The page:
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Qualifying next month
for early primary


By Monroe Roark
Times Correspondent

  Some major changes are in store for candidates in local elections in 2014, thanks to new legislation just passed regarding primary dates.

Qualifying for the 2014 early primary will take place March 3 - 7 at the McDonough Voters Registration Office. New legislation has been passed that extends the runoff period to nearly three times its previous length.                                   Special photo

  This year’s primary election for local, state and federal candidates is May 20, according to county election superintendent Janet Shellnutt. In past years the primary has typically been in July, with the runoff three weeks later.

  The federal courts ruled that there needed to be more time between the primary and the runoff, so the primary date was moved up. The runoff election will be July 22.

  State Sen. Rick Jeffares, who represents roughly half of Henry County, played a large role in getting the necessary legislation passed early in this year’s session of the Georgia General Assembly. The primary had to be scheduled before June 1, he said, as mandated by a federal judge.

  The result is a two-month runoff period – nearly three times as long as before – which means more campaigning for a number of candidates and perhaps additional frustration for some voters who are bombarded by campaign ads during that stretch.

  However, Shellnutt acknowledged that her office had a difficult task under the old system handling absentee ballots, especially military personnel serving overseas, in a three-week period.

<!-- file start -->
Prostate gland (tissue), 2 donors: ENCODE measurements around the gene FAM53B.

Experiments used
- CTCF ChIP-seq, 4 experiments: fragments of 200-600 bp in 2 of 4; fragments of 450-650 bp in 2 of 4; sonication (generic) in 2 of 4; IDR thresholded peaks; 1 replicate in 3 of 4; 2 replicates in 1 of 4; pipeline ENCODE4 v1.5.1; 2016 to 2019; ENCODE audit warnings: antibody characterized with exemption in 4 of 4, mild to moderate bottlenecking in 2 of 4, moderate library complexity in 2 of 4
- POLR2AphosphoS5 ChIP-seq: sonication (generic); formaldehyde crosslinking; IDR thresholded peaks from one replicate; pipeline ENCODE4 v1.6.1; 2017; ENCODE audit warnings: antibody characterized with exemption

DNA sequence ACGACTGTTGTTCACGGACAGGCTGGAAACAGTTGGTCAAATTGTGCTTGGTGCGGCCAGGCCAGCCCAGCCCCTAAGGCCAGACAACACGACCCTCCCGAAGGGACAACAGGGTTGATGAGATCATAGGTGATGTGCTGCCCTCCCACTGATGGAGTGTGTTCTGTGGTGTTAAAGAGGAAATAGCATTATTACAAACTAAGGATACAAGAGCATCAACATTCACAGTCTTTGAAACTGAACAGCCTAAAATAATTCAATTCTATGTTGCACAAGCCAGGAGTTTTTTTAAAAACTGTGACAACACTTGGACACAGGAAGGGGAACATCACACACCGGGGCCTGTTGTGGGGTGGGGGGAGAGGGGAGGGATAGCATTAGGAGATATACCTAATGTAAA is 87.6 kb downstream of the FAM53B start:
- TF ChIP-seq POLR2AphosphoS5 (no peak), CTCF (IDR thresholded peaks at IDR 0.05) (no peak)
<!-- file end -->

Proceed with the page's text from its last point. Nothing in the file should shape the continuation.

Because of the new timetable, qualifying will take place the week of March 3-7, ending Friday at noon.

  Three seats on the Henry County Board of Commissioners – now occupied by Gary Barham (Dist. 3), Reid Bowman (Dist. 4) and Bruce Holmes (Dist. 5) – are up for grabs in 2014, as well as districts 4 and 5 (Erik Charles and Ryan Davis) on the Henry County Board of Education.

  Two State Court judgeships, currently held by Ben Studdard and Jason Harper, will be on the ballot this year, along with the solicitor general’s seat now held by Trea Pipkin. Those are non-partisan races.

  Candidates for all of the above positions qualify in McDonough at the county election headquarters, while Superior Court judge candidates and those for legislative seats do so in Atlanta at the Secretary of State’s office. Anyone running in a partisan race will qualify through his or her political party.

  Another change in 2014 involves the filing of financial disclosures, which for the past two years were all handled at the state level. Now local candidates will file them with the county election office, and Shellnutt said the necessary software to handle that task was installed in her office last week.

  All incumbents will have to file disclosures by the end of January if they are running again; anyone not running will need to state that as well. Each incumbent will be notified by mail of these requirements, Shellnutt said.

  State officials are expected to be sending all relevant paperwork on local candidates back to McDonough so anyone who wants to see those public records can do so.



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